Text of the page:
Seemingly unsatisfied to leave Norsemen behind after photographing The Vikings, Jack Cardiff assumed full directing responsibilities for 1964’s The Long Ships. He shouldn’t have. Shot in Yugoslavia with the support of the British and American governments in hopes of drawing then-President Josip Broz away from Soviet influence, The Long Ships is a hopelessly miscast swashbuckling epic with a simplistic plot and baffling interior logic. The film’s story is essentially a drawn-out race to a giant gold bell called “the Mother of Voices” — maybe the Ark of the Covenant was busy that day? — between Richard Widmark’s inexplicably cowboy-esque Viking warrior Rolfe and Moorish king Aly Mansuh, played by Sidney Poitier in an almost indescribably tragic hairpiece. Allowed access to purples and oranges thanks to the Moorish settings, Cardiff’s vivid colors pop in perfumed harems and on the city streets where Aly Mansuh likes to stage public executions. Dusan Radic’s score is strange and beautiful (if a bit carnivalesque during the mass-rape scene). Everything else is hopelessly messy. Turns out smashing together The Vikings and 1961’s El Cid is not a foolproof strategy for cinematic success. Now we know.
Knives of the Avenger (1966)
Although uncredited, Knives of the Avenger rounds out Mario Bava’s ’60s Viking trilogy, which also includes Erik the Conqueror and 1961’s The Last of the Vikings. This wasn’t necessarily part of the plan, seeing as Bava reportedly salvaged, rewrote, and reshot Knives of the Avenger in a matter of days. His well-intentioned rush-job features Cameron Mitchell as Athor, a Herculean nomadic Viking warrior determined to protect a woman and her son from Hagan, the power-hungry rival of her chieftain husband, Harald. Given the 85-minute run time, the film builds rather slowly toward a series of leaping and knife-throwing confrontations among Athor, Hagan, and Harald. (Maybe “leaping” is the wrong word, as Harald and Athor’s fight scene involves mostly flailing in each other’s direction while grunting and rolling down a hill.) At the end, the good guys win and Athor quite literally rides off into the sunset. It’s a largely unremarkable film, one for the diehards only, but Bava still manages some trick transitions and clever shots in a time crunch. Mind the Mediterranean bluffs in lieu of Scandinavian fjords.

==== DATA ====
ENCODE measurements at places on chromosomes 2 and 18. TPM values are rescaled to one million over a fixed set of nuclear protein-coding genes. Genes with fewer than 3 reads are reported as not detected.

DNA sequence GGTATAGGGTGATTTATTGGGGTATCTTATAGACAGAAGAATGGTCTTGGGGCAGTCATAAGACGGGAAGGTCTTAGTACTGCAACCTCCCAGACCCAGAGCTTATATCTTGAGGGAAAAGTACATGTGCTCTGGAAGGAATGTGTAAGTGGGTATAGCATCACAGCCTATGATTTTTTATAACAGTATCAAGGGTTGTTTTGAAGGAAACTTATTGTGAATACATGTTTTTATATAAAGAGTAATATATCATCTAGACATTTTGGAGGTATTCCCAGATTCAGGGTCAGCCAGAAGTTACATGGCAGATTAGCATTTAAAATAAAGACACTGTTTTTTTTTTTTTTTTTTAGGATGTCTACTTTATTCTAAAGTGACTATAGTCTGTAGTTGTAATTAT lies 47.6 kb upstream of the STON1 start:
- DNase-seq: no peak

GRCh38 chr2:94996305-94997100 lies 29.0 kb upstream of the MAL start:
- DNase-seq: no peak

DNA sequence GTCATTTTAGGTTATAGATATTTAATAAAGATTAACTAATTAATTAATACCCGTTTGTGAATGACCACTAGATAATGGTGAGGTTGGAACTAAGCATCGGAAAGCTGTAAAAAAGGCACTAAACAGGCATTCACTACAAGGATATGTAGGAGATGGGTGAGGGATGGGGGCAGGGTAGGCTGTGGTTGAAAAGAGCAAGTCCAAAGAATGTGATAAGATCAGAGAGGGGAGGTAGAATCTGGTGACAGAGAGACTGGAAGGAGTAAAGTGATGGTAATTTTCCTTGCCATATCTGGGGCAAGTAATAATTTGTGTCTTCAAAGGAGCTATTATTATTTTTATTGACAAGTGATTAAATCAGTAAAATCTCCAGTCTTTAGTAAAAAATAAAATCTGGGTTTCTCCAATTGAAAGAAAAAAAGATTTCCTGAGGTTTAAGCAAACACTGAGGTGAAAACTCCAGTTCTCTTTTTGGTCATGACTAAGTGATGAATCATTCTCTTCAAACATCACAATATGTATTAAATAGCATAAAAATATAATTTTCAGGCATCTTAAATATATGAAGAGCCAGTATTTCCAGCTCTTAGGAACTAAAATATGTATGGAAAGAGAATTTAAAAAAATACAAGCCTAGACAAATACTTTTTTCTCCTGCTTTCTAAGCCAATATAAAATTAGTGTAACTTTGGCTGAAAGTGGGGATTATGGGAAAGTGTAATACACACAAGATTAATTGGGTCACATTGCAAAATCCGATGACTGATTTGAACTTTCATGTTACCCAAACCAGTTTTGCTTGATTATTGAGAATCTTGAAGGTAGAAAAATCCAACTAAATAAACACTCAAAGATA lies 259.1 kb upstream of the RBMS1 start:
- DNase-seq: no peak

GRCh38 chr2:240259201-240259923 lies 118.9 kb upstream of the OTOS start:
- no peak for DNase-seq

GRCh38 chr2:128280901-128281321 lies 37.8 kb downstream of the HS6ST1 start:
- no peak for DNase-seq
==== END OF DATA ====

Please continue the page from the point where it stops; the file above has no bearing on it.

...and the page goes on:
Knives of the Avenger is streaming on Tubi.
Erik the Viking (1989)
Neither a Monty Python film in name or comedic quality despite being directed by Terry Jones and starring John Cleese, Erik the Viking is a tonally bizarre comedy hinging on a would-be clever premise that will be better executed later by How to Train Your Dragon. As the titular Erik, Tim Robbins is a softboy Viking warrior lacking the requisite taste for rape and murder. This dynamic is used as both joke fodder and to make heavy-handed points about how violence is, uh, not good. Neither is this movie, really, which is why Roger Ebert called it an “utterly worthless exercise” that made him feel like “a human dialysis machine” in his scorched-earth Chicago Sun-Times review. The green screen and attendant color correction are staggeringly bad even by ’80s standards; actual legends Mickey Rooney and Eartha Kitt are inexplicably present and underutilized. The movie can’t decide whether its Vikings are vicious savages or slapstick clowns, and it’s unfunny the whole way there. Perhaps it’s telling that its single most enduring scene, in which a city sinks while its king insists it is not in fact sinking, has minimal Viking involvement, Erik or otherwise.